Franz Lizst is a composer whose works (I mean, those that I know of!)I like…and one of my great favourites is this wonderful cartoon of Tom and Jerry, which uses Hungarian Rhapsody No. 2, S.244/2, the second in a set of 19 Hungarian Rhapsodies…the others are, alas, not very well-known.

Imagine the creativity that lets animation and all those visual gags, be set to the strict time-frame of the rhapsody…..

Many Tom’n’Jerry cartoons won Academy Awards, and they deserved them….these cartoons date back to the 40’s, I think.

Good Tidings for the Festival!

March 6, 2012

Everyone feels festive, and rather generous, on an auspicious day…and many people like to tap into this vein of generosity.

boom boom maadu 040312

Here’s the itenerant with his decorated cow…she walks through the streets on festivals like Sankranti (in fact, this was taken on Ekadasi day, on the 4th of March…the 11th day after the new moon)….calls out to householders that good times are coming. The cow is trained to nod its head to every rhetorical question that her owner asks (“Is prosperity coming to this house? Will happiness rule in this place?”) and when the children come running out to see the colourful spectacle, hopefully, the lady of the house will spare some food, or the master of the house will give a little money…and so another day in the life of the “Good Tidings Woman” passes, with the generosity of the people of the neighbourhood.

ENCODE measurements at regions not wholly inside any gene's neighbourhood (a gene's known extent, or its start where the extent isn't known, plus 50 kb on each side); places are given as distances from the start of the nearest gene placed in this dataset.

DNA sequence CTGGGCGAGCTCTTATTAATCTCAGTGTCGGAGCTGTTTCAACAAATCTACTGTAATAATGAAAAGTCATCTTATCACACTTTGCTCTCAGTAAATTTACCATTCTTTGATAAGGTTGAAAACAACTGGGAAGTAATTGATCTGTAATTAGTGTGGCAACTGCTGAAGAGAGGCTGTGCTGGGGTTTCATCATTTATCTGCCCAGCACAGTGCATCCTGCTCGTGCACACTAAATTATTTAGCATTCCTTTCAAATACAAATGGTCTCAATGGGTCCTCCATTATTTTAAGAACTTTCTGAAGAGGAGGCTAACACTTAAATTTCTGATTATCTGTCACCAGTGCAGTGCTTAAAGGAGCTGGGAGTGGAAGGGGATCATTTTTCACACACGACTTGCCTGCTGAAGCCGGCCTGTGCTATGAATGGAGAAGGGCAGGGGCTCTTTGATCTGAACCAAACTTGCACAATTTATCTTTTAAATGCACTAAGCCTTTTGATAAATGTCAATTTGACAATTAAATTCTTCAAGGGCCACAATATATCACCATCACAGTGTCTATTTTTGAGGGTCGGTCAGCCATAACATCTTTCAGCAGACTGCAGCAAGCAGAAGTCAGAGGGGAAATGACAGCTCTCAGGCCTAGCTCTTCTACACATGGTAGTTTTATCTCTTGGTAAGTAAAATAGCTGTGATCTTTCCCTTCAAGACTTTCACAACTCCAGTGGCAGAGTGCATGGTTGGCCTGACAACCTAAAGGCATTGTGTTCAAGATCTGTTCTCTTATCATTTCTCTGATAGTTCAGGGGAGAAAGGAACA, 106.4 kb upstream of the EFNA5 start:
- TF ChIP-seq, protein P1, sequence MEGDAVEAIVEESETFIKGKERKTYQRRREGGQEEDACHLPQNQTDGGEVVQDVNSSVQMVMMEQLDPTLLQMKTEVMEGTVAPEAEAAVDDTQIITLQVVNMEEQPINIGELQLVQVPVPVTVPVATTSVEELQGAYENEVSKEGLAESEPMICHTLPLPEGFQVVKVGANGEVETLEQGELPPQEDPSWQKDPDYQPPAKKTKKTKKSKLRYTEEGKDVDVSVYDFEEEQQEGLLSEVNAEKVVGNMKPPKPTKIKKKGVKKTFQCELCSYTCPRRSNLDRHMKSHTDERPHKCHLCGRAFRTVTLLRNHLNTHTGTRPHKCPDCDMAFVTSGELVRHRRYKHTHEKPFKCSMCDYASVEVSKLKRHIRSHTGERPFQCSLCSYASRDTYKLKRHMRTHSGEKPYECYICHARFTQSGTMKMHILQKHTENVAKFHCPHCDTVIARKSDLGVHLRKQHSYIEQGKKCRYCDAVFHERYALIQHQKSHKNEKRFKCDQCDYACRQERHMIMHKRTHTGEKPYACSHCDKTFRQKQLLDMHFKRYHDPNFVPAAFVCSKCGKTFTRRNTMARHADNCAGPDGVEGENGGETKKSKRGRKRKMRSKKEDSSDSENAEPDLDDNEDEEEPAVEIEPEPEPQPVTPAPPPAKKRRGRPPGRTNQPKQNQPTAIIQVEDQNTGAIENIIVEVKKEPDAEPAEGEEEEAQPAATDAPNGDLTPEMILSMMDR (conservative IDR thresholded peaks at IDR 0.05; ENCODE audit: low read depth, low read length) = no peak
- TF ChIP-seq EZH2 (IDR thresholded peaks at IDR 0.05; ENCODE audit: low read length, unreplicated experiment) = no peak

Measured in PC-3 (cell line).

Cycling,and dogs

September 14, 2011

On the cycling group that I belong to, we’ve been having a big debate about cycling…and dogs…rather the menace that many cyclists face from dogs. Though some of us were only advocating getting stray dogs in the city neutered, several people thought we were advocating killing the dogs, and reacted heatedly, saying that dogs have as much right to life as we do, and must not be exterminated. In one instance where a young boy had allegedly been bitten to death by dogs, they quoted a newspaper report that said that the boy had been murdered, and THEN dogs had bitten his body, and that covered up the murder (which I think is as horrible.)

The debate has been waxing fast and furious, and no one seems willing to admit the truth, which is that even after repeated requests to our corporators, no one comes to capture the dogs and neuter them, and the political will to do this seems to be lacking. Cyclists, and pedestrians, are still at risk…and not only from stray dogs, I feel. When a dog bites you, you generaly have no way of finding out if it is rabid or not…and you have to go through the pain and expense of anti-rabies injections.